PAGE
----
Getting Apple ][ on a //e at boot

8 posts / 0 new
Last post
Offline
Last seen: 7 months 4 weeks ago
Joined: Dec 7 2021 - 01:58
Posts: 12
Getting Apple ][ on a //e at boot

Hi, recently i picked up an old Apple //e from my infancy.   This computer was held at a repair shop (that my dad used to own) many years ago.   A blast from the past, i recovered some of the usabel hardware there.    Well in any case, the system was not booting.   I repaired the PSU, changed a shorted cap on the baord, reseated the chips and finally got it working.    

 

Now the weird thing is that when the system boots i see the following, not that i removed all cards:

1. It says Apple ][ not Apple //e  - is that normal?   or maybe the system has the wrong ROM chip? like an old Apple ][ ROM chip?

2. The delete key doesn't work, it gives a block character when i press it. 

3. I get "KERNEL OK" when i run the self-test

 

Is this normal behavior? any hints? i remember this computers used to show Apple //e at boot on top of the screen.    Just looked at some YouTUbe videos and yes they show Apple iie.    The motherboard clearly says it is an apple //e

 

thanks

 

Offline
Last seen: 1 week 2 days ago
Joined: Jul 14 2018 - 12:54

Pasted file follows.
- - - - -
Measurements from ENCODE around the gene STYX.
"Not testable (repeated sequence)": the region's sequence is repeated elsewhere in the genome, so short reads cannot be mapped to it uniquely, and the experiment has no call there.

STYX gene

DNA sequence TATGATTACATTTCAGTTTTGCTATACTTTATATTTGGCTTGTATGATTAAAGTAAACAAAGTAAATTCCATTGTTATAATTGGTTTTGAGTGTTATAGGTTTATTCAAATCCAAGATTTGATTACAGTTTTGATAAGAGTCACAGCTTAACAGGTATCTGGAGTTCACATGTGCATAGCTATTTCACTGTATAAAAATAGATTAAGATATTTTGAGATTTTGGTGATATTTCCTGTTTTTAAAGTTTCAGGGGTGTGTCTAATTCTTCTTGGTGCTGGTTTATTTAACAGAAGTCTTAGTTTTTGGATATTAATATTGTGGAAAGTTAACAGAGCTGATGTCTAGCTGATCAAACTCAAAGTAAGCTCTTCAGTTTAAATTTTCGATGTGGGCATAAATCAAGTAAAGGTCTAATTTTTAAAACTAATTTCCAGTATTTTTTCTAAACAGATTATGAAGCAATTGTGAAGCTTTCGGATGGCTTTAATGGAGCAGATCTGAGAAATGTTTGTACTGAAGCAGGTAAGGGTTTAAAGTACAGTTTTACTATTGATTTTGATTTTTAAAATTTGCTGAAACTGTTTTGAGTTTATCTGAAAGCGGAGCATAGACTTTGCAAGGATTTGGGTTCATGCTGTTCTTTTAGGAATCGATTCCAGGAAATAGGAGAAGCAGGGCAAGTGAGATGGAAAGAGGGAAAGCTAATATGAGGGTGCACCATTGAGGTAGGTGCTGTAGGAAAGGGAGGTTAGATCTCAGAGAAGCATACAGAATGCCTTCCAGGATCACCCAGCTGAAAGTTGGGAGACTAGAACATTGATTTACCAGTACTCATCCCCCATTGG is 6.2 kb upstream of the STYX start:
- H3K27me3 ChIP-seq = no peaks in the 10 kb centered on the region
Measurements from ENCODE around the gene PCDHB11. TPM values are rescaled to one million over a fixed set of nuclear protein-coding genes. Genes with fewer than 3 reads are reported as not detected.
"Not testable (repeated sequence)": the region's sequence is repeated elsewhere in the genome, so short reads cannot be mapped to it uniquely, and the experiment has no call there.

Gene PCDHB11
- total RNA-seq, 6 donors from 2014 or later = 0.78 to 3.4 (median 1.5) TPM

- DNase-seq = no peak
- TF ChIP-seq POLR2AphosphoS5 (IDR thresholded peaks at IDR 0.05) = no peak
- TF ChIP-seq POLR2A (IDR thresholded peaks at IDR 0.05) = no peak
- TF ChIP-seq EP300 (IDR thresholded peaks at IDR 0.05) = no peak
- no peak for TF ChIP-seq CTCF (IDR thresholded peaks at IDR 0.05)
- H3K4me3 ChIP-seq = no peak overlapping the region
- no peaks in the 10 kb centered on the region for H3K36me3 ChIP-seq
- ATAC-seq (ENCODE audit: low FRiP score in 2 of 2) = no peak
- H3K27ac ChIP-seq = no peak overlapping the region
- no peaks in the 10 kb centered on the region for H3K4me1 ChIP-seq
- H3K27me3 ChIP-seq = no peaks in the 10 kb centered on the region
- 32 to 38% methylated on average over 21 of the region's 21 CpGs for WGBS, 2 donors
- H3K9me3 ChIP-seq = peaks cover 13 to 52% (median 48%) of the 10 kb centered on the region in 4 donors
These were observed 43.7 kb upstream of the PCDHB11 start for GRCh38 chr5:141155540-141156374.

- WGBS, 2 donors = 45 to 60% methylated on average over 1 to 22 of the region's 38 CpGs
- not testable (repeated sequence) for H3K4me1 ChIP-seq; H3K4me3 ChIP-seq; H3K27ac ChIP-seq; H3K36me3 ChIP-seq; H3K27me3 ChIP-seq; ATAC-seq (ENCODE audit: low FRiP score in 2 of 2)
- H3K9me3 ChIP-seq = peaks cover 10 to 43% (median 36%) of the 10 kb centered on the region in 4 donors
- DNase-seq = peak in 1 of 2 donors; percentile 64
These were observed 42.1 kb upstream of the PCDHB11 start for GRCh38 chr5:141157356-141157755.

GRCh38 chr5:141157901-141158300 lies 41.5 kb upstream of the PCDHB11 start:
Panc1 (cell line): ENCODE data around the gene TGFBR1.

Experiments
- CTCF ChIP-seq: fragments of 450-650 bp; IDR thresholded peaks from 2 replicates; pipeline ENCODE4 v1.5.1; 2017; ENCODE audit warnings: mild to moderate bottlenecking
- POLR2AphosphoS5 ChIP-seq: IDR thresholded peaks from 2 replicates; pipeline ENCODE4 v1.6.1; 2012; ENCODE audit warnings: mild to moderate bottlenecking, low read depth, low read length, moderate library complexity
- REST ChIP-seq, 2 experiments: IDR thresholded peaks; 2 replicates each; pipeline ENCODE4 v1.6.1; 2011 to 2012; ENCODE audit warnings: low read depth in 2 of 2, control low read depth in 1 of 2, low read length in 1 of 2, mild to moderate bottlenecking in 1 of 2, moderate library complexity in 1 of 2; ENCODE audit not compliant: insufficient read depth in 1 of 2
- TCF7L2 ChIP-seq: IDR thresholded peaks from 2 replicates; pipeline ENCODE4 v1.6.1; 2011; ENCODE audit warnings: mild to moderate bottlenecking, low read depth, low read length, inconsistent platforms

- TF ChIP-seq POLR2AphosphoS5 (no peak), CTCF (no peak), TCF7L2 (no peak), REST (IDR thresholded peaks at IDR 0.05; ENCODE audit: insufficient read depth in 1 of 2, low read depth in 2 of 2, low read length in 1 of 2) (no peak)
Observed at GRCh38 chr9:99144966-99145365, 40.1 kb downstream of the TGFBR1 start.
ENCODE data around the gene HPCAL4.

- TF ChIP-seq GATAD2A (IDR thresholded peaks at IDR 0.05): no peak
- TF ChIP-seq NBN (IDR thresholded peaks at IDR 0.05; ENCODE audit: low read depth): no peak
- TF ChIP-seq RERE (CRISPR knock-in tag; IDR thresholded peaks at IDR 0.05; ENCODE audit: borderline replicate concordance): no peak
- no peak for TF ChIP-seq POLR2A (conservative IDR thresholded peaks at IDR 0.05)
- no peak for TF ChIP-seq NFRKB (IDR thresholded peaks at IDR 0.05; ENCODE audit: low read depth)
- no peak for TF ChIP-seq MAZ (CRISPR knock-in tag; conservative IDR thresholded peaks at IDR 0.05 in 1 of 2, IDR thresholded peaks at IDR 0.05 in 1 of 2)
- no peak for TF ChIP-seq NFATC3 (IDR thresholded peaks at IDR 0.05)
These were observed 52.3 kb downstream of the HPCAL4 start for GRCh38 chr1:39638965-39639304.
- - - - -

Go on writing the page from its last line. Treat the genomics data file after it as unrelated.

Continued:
Posts: 119
Everything you describe is

Everything you describe is perfectly normal for an un-enhanced //e, though your right that it's an older ROM.  The Enhanced ROMs came out in 1984 to bring the //e in line (software wise) with the //c.  Those are the ones that say "Apple //e" on startup, and allow you to program in BASIC using lowercase letters.  If you want, there are enhancement kits out there with the newer ROMs and a 65C02 processor, but honestly most of the software out there will work regardless.

As for the Delete key, that's normal too (even for an enhanced machine).   The back arrow will let you edit in BASIC, and generally you would hit Space to remove characters.  The key should function as a Delete in word processors though.  

"KERNAL OK" is what you expect from an un-enhanced //e.  An enhanced machine will say "System OK".

Honestly, it sounds like everything is good with your machine.  Congrats!!!

Offline
Last seen: 7 months 4 weeks ago
Joined: Dec 7 2021 - 01:58
Posts: 12
Thanks so much, this is great

Thanks so much, this is great news.   I guess i remember having enhanced e's around as well.    A couple of extra observations:

 

  1. I tried "PEEK 64899" and get SYNTAX ERROR   -  found here https://wiki.preterhuman.net/APPLE_CALL,_PEEK,_POKE_LIST
  2. The keyboard is pretty bouncy - is there a chance that the KB debounce circuit is somehow not working properly?

 

Thanks

Offline
Last seen: 1 week 2 days ago
Joined: Jul 14 2018 - 12:54
Posts: 119
1) The problem is that you

1) The problem is that you haven't told the computer what to do with the "PEEK" command.  Also, the number needs to be in parentheses (not sure why, but it does).   Try "PRINT PEEK(64889)".  The "PRINT" command tells it to print the result to the screen.  Not all forms of BASIC need that, but AppleSoft apparently does.

2) It's possible, but that can also be the symptom of a dirty key switch or board.  Try some contact cleaner first (rubbing alcohol works in a pinch, DeOxit is best).  Note: do this while the computer is off.  The liquid will short out the switch until it drys.